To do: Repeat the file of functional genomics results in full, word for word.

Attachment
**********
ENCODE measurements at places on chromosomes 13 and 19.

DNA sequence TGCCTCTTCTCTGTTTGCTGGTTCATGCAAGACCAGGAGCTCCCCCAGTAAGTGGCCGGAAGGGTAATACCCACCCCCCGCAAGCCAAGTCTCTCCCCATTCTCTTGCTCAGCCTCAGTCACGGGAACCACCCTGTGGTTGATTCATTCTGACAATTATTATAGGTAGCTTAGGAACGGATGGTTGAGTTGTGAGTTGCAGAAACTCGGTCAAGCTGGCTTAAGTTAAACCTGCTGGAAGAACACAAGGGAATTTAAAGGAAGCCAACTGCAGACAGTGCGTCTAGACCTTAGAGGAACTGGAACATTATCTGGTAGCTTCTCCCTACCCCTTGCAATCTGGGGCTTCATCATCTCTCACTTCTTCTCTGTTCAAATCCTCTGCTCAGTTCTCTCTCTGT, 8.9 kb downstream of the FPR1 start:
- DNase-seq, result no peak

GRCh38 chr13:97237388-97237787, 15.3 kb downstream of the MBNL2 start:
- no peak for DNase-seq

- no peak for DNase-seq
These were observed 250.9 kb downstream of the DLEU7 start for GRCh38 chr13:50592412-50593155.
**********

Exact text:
ENCODE measurements at places on chromosomes 13 and 19.

DNA sequence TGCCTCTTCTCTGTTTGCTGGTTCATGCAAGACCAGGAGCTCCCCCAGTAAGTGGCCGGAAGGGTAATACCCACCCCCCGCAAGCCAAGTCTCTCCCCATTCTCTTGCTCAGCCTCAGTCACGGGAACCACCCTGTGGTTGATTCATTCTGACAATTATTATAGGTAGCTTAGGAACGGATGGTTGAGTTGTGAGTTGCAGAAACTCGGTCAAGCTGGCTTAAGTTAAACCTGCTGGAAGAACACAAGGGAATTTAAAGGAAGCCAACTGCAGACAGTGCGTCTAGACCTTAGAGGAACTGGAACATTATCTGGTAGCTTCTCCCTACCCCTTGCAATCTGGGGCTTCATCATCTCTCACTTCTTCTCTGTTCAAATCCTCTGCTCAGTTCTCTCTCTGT, 8.9 kb downstream of the FPR1 start:
- DNase-seq, result no peak

GRCh38 chr13:97237388-97237787, 15.3 kb downstream of the MBNL2 start:
- no peak for DNase-seq

- no peak for DNase-seq
These were observed 250.9 kb downstream of the DLEU7 start for GRCh38 chr13:50592412-50593155.